Employee Physical Activity: A Multidisciplinary Integrative Review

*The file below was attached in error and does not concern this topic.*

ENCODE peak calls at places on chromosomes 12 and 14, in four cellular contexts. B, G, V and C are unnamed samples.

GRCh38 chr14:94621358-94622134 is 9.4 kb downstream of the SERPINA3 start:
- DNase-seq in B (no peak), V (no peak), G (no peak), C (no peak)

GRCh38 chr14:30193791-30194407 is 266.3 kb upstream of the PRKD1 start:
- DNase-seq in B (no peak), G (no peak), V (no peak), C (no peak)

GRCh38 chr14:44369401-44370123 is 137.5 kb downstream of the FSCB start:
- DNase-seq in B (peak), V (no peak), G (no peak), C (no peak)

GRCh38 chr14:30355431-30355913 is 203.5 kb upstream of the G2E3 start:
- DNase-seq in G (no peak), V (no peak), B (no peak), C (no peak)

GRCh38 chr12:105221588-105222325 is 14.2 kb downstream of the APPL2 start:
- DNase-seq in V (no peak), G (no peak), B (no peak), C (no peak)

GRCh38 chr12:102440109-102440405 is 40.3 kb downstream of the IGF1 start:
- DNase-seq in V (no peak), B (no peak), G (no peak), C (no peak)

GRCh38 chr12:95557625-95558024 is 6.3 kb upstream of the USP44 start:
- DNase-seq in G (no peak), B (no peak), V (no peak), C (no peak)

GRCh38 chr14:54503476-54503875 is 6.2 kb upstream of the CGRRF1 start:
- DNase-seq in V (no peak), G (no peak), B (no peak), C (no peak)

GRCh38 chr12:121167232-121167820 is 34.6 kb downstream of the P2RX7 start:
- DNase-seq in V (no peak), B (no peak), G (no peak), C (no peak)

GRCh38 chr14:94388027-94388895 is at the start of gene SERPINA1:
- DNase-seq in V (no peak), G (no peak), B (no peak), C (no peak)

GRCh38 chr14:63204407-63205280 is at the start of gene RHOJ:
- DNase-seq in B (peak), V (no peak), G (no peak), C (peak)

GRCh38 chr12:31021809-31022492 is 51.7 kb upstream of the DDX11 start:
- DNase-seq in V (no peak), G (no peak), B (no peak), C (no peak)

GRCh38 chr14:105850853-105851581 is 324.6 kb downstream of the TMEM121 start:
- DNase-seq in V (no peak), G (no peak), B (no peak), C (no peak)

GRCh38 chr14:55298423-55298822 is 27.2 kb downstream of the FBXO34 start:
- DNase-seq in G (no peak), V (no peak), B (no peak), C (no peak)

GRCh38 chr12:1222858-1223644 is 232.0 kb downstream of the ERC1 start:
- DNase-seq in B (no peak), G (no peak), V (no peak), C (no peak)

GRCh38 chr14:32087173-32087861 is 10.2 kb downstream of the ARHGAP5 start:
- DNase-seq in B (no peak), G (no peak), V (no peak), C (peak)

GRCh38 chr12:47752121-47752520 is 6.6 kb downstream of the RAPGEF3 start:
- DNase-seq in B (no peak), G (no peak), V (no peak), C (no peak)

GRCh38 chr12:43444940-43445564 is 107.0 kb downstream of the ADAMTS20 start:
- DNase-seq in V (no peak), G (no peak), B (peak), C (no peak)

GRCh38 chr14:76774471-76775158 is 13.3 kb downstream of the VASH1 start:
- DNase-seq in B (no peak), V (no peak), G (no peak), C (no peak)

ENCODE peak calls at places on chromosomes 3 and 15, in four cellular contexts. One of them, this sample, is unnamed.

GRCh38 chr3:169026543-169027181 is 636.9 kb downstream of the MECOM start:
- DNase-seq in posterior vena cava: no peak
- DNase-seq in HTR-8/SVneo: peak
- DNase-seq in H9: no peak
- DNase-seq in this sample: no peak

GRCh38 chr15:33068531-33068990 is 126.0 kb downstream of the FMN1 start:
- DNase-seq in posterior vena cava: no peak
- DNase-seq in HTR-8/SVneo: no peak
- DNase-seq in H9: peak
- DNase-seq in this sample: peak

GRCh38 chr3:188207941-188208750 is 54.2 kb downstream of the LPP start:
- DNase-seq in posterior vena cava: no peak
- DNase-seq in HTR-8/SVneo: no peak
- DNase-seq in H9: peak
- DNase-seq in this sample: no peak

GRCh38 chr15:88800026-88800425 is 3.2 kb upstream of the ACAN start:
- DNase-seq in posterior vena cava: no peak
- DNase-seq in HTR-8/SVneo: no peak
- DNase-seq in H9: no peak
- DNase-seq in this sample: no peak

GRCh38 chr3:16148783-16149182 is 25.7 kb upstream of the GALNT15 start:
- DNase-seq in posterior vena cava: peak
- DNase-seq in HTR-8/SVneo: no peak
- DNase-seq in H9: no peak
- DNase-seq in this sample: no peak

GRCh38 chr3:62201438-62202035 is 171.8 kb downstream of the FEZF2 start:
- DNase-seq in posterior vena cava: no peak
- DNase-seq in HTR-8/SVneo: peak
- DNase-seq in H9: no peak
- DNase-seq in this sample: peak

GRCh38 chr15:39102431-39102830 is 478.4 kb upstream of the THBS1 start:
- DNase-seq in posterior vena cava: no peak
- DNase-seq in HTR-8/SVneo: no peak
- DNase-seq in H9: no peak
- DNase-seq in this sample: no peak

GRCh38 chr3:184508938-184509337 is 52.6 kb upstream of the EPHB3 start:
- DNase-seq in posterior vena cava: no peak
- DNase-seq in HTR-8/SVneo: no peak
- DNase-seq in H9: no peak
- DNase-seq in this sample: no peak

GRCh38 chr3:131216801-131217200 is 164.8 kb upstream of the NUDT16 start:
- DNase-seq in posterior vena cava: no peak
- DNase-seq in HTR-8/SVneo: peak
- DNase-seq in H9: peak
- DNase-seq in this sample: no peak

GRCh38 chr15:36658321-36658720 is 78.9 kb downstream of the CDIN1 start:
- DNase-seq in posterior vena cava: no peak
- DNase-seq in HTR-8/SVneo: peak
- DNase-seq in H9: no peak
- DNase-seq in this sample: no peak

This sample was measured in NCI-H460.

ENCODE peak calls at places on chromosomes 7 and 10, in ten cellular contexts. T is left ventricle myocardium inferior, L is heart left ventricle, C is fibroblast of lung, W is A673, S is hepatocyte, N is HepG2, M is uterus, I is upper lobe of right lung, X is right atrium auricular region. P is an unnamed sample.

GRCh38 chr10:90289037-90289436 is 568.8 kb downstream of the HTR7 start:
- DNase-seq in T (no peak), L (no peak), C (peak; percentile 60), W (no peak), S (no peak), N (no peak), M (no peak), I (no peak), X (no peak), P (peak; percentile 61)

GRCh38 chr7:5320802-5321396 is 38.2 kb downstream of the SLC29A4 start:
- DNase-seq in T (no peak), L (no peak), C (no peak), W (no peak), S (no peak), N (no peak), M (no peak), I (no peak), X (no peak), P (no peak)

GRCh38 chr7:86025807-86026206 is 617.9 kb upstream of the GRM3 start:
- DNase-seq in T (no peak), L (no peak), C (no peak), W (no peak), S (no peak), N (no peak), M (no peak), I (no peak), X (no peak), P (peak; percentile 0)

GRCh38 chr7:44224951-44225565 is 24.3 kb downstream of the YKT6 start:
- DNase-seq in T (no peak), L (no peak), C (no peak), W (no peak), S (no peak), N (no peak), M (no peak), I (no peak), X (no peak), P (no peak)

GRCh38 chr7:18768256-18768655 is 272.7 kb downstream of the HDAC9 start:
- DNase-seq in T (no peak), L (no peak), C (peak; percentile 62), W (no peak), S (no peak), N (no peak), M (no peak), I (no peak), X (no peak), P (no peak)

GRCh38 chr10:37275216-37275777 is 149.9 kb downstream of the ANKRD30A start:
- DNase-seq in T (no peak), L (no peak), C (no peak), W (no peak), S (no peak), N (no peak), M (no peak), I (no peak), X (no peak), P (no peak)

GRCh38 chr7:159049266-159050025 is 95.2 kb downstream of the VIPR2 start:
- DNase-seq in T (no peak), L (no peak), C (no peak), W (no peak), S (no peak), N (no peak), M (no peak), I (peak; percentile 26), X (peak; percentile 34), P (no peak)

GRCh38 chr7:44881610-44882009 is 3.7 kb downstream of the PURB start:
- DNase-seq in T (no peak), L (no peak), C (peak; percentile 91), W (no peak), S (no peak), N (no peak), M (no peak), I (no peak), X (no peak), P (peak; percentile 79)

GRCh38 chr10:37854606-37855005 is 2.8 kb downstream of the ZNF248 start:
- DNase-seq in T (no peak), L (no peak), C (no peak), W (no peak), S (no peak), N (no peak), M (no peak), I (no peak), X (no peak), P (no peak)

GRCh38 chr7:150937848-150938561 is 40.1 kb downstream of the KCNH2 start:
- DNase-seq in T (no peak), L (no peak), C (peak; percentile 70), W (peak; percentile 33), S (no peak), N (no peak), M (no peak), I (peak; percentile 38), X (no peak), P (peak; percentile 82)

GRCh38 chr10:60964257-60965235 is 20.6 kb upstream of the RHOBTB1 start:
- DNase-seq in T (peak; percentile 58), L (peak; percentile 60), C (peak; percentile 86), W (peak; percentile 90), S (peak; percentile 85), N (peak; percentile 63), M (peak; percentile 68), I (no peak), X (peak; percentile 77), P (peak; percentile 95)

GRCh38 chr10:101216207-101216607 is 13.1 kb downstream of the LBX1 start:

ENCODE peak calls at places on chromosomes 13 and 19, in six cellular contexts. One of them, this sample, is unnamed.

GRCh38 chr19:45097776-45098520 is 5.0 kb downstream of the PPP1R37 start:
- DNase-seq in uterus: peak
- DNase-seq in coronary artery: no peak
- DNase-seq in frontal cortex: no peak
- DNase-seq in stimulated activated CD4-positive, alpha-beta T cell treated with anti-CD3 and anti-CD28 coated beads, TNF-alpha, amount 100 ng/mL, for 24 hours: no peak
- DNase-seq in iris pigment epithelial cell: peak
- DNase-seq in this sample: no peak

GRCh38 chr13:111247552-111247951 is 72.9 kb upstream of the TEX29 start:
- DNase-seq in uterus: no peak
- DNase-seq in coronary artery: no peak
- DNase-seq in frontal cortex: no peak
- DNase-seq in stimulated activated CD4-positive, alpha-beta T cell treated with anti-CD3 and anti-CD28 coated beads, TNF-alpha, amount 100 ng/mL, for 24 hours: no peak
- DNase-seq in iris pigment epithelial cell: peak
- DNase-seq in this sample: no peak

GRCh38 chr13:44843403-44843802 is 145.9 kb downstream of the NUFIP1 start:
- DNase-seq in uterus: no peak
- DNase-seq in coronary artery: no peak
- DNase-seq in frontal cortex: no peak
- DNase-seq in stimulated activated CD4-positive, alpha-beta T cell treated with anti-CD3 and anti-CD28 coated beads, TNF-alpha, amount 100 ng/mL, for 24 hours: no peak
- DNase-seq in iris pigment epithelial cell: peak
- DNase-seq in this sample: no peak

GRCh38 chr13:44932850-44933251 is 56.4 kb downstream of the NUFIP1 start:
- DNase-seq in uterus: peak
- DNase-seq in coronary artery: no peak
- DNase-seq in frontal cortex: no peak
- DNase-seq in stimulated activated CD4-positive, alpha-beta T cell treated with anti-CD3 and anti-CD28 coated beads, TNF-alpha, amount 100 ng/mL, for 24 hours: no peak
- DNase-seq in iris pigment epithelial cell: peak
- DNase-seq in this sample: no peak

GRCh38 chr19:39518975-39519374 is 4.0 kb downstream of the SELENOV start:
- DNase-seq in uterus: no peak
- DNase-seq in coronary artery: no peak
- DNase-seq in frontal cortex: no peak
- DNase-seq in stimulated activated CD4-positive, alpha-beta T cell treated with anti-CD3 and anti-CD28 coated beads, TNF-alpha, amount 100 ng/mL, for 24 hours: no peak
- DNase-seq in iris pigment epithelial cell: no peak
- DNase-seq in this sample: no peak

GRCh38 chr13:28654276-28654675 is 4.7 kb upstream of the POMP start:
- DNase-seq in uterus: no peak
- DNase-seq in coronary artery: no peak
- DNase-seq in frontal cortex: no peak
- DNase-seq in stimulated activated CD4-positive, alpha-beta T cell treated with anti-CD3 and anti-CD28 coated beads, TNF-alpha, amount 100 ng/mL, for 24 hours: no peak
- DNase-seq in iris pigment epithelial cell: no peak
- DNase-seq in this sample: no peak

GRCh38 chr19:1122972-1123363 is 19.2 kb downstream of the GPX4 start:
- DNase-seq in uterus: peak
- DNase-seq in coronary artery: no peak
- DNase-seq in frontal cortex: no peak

While physical activity is widely recognized to be relevant to employee well-being and organizational health care costs, the management literature has yet to clarify when, how, and why employee physical activity influences job performance. Therefore, the goal of this review is to provide a cross-disciplinary synthesis of evidence surrounding the implications of physical activity for job performance. After first conducting an emergent systematic review of the management literature to verify our assertion that this research base has inadequately addressed the relationship between physical activity and job performance, we performed a cross-disciplinary review of six key disciplines (sports sciences, public environmental occupational health, general medicine internal, physiology, neuroscience, and psychology/psychiatry) to develop a resource-based framework that serves to identify how physical activity relates to job performance. This unifying framework is intended to guide future research on employee physical activity. As an initial application of this framework, we provide a set of future research directions centered on empirically evaluating proposed mechanisms, boundary conditions, and temporal factors that can inform physical activity research in organizational contexts.